Students share experiences, activists rally against gun violence during ‘March for Our Lives’

People+hold+up+signs+during+%22March+For+Our+Lives%22+Saturday+afternoon+in+the+Library+Quad.+Students%2C+community+members+and+activists+alike+listened+speakers+talk+about+their+issues+and+experiences+with+gun+violence+during+the+rally.++
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Students share experiences, activists rally against gun violence during ‘March for Our Lives’

People hold up signs during

People hold up signs during "March For Our Lives" Saturday afternoon in the Library Quad. Students, community members and activists alike listened speakers talk about their issues and experiences with gun violence during the rally.

Jordan Boyer

People hold up signs during "March For Our Lives" Saturday afternoon in the Library Quad. Students, community members and activists alike listened speakers talk about their issues and experiences with gun violence during the rally.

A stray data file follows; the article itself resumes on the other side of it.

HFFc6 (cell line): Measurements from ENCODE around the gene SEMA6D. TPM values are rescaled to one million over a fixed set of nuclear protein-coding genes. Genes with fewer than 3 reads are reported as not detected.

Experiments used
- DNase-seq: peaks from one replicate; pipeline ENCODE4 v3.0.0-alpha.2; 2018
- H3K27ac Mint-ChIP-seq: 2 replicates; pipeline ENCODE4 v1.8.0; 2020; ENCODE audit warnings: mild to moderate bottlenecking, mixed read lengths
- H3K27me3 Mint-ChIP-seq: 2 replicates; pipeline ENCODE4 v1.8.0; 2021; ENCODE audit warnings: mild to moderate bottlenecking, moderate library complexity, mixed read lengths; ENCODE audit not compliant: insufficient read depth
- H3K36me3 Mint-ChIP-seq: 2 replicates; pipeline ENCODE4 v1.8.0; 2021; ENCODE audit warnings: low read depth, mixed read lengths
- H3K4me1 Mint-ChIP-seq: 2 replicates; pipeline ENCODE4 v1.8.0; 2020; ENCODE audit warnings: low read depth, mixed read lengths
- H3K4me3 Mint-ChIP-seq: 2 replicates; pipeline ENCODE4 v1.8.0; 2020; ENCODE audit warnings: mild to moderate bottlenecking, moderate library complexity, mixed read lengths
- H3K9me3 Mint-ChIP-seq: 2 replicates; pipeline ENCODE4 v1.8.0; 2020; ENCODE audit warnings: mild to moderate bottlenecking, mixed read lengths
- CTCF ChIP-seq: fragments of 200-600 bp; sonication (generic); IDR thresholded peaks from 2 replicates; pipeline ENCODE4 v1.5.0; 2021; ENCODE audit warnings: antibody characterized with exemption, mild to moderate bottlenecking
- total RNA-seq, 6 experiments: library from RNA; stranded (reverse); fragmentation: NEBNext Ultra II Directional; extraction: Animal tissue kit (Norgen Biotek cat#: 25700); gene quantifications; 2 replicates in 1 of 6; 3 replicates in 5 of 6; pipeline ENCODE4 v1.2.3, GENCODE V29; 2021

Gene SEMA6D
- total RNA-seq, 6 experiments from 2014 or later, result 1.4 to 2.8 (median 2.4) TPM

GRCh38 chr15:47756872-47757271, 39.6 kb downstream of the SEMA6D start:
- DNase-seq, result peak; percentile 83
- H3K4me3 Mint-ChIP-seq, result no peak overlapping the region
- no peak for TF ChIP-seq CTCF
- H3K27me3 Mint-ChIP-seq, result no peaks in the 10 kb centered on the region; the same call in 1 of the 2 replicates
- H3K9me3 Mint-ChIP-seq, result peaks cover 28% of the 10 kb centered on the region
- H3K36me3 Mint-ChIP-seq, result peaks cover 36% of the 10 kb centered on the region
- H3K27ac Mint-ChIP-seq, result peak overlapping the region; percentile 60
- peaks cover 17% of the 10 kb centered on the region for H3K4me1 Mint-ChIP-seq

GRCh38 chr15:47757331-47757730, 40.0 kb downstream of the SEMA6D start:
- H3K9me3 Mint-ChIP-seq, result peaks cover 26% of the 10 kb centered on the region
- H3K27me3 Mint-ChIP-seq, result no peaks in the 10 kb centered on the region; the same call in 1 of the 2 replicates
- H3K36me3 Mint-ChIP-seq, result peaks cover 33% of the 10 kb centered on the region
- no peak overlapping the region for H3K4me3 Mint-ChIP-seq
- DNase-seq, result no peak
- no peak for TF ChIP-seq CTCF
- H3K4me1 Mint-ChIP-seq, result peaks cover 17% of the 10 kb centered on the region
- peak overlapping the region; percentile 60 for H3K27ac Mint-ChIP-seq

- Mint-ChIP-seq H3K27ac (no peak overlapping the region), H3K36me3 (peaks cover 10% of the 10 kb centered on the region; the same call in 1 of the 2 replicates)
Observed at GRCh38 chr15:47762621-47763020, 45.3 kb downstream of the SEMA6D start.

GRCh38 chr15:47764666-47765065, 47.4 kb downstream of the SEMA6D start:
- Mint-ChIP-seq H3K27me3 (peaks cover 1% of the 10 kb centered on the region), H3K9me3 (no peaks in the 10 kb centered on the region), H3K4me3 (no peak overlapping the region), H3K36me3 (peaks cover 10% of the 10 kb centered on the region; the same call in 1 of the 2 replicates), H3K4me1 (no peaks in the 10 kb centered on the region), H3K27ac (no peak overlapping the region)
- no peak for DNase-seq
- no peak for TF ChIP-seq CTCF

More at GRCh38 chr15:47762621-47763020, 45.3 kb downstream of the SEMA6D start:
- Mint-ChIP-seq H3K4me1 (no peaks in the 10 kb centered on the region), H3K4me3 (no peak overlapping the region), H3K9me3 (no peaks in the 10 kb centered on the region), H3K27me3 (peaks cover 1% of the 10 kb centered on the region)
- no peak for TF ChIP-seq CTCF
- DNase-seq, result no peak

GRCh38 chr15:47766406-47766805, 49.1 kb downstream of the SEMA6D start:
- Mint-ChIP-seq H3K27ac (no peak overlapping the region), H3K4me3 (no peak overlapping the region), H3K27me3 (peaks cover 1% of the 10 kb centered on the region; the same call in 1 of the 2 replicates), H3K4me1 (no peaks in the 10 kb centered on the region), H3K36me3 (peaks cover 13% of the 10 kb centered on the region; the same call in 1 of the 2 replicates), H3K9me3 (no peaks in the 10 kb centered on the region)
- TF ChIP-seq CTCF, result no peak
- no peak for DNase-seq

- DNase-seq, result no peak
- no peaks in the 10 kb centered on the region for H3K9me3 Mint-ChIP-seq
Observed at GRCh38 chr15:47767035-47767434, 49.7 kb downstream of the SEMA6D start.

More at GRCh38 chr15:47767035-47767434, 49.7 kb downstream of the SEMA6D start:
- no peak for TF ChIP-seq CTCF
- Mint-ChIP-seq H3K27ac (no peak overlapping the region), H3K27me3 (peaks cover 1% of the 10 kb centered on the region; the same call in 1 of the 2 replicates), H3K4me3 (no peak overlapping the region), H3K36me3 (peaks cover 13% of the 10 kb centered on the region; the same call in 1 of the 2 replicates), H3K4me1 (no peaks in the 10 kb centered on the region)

Jordan Boyer

Jordan Boyer

People hold up signs during "March For Our Lives" Saturday afternoon in the Library Quad. Students, community members and activists alike listened speakers talk about their issues and experiences with gun violence during the rally.

Cassie Buchman, Editor-in-Chief

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Alex Seymour, a student at Mattoon High School, remembers seeing her art class huddled in a cornfield, crying to their parents over the phone in the aftermath of a shooting that happened in her school’s cafeteria.Seymour was not in the cafeteria, but her best friend was.

“She saw him pull out the gun, saw him shoot,” Seymour said. “She saw half of the school in the cafeteria fearing for their lives, screaming, running.”

Seymour talked about the shooting that happened at Mattoon High School during a March for Our Lives rally hosted by a public relations class at Eastern on Saturday.

The march was sponsored in solidarity with others going on across the nation, sparked by a shooting in Parkland, Fla.’s Marjory Stoneman Douglas High School that left 17 people dead.

Seymour said the images she and her friends saw on the day of the shooting in Mattoon High School are ones that “never disappear from your memory.”

Legislators do not have this same experience, she said.